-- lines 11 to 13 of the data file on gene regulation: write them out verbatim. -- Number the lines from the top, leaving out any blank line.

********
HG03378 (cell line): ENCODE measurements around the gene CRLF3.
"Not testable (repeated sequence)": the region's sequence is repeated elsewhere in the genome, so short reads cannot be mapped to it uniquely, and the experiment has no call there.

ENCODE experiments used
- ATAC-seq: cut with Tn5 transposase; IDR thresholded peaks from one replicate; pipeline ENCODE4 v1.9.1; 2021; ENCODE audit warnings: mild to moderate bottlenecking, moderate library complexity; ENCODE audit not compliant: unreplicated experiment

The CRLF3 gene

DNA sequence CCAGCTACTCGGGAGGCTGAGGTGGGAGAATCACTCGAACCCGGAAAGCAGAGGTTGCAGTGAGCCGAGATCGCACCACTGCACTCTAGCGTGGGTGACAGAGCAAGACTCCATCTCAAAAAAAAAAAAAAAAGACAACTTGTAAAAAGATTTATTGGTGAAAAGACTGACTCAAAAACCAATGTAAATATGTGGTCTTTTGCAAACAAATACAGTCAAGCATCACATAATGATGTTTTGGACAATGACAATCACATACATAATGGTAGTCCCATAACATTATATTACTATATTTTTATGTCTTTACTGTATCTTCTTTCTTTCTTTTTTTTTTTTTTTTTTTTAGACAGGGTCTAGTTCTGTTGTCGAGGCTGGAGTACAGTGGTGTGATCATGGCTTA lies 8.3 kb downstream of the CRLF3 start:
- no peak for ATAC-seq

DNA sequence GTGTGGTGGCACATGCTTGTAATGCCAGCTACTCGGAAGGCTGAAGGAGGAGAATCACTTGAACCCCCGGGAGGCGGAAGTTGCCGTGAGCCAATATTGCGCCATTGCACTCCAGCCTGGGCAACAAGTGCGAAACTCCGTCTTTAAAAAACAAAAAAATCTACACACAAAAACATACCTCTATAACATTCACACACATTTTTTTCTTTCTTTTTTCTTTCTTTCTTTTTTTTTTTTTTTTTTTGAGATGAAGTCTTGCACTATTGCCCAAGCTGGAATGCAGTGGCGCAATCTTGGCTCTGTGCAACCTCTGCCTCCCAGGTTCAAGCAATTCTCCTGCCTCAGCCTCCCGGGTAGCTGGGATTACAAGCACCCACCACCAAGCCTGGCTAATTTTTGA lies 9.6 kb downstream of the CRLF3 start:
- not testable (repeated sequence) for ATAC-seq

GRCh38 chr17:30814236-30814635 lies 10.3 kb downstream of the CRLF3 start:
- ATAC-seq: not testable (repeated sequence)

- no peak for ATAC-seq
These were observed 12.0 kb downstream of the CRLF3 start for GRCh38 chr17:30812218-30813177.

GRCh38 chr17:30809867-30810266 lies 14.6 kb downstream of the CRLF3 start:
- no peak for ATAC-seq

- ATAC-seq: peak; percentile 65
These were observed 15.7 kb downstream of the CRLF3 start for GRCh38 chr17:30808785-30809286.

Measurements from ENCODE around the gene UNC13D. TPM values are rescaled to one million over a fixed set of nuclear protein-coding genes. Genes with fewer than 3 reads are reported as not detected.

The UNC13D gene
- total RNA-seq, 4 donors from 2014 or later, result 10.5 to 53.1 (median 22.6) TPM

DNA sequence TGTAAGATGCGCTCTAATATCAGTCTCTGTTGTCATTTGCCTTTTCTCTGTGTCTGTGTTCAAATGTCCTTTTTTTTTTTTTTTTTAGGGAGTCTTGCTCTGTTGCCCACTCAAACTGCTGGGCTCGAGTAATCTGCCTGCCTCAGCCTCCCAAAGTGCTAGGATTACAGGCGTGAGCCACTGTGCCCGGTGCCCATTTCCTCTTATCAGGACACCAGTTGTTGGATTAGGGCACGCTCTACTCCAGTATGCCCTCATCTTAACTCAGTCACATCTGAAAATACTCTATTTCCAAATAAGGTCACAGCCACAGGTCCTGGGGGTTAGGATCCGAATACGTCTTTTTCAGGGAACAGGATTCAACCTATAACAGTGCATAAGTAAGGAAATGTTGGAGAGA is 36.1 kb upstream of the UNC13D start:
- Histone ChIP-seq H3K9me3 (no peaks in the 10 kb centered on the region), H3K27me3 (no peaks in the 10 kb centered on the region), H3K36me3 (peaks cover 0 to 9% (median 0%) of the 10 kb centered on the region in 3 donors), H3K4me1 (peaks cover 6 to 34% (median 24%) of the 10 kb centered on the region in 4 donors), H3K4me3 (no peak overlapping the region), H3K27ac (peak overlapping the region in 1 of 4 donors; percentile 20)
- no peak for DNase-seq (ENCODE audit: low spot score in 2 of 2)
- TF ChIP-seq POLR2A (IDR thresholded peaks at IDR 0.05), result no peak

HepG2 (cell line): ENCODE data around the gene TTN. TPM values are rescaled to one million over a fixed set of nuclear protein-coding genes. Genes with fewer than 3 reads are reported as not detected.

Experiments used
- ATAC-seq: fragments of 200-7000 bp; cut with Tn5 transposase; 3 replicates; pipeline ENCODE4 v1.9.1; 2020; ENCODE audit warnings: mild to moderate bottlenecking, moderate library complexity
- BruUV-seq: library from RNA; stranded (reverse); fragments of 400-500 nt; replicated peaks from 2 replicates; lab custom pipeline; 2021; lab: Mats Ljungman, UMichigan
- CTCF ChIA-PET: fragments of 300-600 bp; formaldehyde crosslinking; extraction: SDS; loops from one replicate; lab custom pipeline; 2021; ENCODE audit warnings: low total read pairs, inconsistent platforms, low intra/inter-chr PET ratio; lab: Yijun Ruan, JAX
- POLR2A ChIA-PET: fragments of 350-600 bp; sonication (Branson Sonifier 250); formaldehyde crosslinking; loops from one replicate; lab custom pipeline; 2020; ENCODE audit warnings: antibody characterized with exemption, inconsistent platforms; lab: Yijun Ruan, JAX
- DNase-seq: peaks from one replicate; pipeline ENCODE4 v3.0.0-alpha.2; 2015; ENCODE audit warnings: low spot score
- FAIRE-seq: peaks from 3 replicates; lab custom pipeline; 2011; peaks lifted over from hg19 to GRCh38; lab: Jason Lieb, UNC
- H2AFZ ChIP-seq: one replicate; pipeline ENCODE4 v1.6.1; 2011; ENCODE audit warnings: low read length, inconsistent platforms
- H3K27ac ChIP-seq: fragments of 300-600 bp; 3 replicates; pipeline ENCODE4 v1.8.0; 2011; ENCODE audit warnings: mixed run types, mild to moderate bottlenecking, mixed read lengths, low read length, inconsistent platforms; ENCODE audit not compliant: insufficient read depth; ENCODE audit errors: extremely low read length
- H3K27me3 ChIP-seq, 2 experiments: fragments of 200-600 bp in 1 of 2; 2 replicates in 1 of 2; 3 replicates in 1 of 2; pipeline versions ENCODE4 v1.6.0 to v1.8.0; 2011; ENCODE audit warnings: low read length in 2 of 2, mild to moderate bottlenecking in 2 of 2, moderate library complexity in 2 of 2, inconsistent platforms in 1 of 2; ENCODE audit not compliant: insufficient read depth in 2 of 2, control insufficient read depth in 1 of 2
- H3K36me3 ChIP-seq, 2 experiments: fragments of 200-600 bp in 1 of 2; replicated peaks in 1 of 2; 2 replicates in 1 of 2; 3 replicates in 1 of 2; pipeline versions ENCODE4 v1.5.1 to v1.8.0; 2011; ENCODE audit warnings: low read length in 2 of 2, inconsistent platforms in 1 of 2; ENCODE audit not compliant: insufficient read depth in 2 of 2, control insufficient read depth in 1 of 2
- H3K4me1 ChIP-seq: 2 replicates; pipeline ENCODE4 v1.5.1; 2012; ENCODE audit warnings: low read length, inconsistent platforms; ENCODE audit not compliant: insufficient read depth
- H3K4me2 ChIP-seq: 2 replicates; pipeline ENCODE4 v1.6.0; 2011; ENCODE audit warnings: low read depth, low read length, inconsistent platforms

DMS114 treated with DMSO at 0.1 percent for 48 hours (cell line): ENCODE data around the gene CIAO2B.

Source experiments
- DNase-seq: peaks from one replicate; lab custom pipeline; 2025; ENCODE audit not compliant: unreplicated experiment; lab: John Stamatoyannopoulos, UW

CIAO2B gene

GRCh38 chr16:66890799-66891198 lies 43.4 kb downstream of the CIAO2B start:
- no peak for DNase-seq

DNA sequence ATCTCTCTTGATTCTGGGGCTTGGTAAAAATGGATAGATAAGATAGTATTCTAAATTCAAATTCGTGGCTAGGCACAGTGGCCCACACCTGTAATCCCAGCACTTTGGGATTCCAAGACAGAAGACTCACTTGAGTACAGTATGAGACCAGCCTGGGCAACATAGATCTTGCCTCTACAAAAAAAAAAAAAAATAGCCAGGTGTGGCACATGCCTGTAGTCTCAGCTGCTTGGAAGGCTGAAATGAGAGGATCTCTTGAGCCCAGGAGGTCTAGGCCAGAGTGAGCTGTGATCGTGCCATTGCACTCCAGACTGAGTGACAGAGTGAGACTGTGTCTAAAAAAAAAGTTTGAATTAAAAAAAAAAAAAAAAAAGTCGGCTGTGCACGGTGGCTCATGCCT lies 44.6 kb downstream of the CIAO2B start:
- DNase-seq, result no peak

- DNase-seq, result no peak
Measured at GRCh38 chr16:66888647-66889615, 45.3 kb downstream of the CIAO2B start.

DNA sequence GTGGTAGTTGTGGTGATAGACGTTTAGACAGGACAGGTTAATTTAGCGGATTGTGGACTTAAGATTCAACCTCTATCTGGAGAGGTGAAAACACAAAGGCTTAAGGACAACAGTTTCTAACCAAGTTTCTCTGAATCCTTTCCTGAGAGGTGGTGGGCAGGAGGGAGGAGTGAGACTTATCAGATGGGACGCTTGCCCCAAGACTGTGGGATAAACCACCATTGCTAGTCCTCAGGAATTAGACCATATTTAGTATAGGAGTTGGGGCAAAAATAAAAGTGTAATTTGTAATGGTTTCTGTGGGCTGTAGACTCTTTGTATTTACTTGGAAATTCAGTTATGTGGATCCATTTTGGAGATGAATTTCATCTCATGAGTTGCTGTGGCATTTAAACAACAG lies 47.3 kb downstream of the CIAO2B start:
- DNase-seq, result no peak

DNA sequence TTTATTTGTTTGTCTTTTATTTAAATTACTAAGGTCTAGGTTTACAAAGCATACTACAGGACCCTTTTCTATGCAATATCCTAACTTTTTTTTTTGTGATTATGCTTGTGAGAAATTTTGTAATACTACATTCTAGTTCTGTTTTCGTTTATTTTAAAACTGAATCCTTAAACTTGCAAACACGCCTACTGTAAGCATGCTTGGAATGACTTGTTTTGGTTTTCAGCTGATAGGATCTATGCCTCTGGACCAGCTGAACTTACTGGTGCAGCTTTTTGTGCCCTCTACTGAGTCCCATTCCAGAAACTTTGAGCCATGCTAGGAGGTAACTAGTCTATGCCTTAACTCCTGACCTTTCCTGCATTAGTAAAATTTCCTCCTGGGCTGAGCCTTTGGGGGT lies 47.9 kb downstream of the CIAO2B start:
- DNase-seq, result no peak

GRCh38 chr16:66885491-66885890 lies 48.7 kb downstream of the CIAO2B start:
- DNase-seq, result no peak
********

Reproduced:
- ATAC-seq: not testable (repeated sequence)

- no peak for ATAC-seq
These were observed 12.0 kb downstream of the CRLF3 start for GRCh38 chr17:30812218-30813177.